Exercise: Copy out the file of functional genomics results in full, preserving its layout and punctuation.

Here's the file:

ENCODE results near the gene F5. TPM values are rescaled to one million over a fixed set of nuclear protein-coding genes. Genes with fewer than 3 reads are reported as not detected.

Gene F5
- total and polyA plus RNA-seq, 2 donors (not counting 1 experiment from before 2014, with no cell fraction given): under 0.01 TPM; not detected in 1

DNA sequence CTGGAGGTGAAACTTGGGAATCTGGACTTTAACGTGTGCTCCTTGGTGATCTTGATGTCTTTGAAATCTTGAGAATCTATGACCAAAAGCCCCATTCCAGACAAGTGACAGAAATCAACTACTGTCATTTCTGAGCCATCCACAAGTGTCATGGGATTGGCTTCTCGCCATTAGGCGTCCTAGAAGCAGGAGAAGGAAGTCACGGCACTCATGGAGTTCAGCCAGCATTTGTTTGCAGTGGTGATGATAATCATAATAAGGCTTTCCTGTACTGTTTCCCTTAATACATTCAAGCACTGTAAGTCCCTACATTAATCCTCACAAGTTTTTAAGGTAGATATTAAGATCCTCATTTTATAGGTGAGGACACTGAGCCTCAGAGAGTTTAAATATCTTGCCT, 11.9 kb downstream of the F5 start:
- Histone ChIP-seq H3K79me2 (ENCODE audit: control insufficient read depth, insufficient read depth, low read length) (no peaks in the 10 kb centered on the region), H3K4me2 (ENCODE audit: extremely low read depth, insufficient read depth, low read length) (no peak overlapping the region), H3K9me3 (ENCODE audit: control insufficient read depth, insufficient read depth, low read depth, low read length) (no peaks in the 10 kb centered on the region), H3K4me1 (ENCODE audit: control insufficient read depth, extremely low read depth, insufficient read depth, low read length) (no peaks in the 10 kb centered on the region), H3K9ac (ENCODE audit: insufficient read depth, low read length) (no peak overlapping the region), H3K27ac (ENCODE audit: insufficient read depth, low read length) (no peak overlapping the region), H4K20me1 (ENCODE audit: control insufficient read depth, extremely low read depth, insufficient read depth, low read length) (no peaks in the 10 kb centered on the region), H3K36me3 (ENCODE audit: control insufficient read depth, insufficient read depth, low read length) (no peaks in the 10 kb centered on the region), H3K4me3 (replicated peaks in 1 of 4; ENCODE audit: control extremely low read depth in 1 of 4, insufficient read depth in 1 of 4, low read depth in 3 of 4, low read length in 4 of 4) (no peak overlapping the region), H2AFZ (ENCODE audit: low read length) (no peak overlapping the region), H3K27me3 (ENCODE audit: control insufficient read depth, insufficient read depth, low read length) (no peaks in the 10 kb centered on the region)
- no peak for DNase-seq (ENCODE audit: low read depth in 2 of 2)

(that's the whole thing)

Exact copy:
ENCODE results near the gene F5. TPM values are rescaled to one million over a fixed set of nuclear protein-coding genes. Genes with fewer than 3 reads are reported as not detected.

Gene F5
- total and polyA plus RNA-seq, 2 donors (not counting 1 experiment from before 2014, with no cell fraction given): under 0.01 TPM; not detected in 1

DNA sequence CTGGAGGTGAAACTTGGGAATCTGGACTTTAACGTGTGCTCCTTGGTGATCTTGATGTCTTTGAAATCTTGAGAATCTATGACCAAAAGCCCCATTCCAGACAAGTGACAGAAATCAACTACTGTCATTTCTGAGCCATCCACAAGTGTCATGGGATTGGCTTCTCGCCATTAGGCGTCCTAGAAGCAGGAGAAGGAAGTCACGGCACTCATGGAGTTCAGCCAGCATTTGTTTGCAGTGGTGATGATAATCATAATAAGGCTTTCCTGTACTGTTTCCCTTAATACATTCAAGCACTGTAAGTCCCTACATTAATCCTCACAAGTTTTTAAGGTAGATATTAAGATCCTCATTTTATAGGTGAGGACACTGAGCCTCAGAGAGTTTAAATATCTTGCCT, 11.9 kb downstream of the F5 start:
- Histone ChIP-seq H3K79me2 (ENCODE audit: control insufficient read depth, insufficient read depth, low read length) (no peaks in the 10 kb centered on the region), H3K4me2 (ENCODE audit: extremely low read depth, insufficient read depth, low read length) (no peak overlapping the region), H3K9me3 (ENCODE audit: control insufficient read depth, insufficient read depth, low read depth, low read length) (no peaks in the 10 kb centered on the region), H3K4me1 (ENCODE audit: control insufficient read depth, extremely low read depth, insufficient read depth, low read length) (no peaks in the 10 kb centered on the region), H3K9ac (ENCODE audit: insufficient read depth, low read length) (no peak overlapping the region), H3K27ac (ENCODE audit: insufficient read depth, low read length) (no peak overlapping the region), H4K20me1 (ENCODE audit: control insufficient read depth, extremely low read depth, insufficient read depth, low read length) (no peaks in the 10 kb centered on the region), H3K36me3 (ENCODE audit: control insufficient read depth, insufficient read depth, low read length) (no peaks in the 10 kb centered on the region), H3K4me3 (replicated peaks in 1 of 4; ENCODE audit: control extremely low read depth in 1 of 4, insufficient read depth in 1 of 4, low read depth in 3 of 4, low read length in 4 of 4) (no peak overlapping the region), H2AFZ (ENCODE audit: low read length) (no peak overlapping the region), H3K27me3 (ENCODE audit: control insufficient read depth, insufficient read depth, low read length) (no peaks in the 10 kb centered on the region)
- no peak for DNase-seq (ENCODE audit: low read depth in 2 of 2)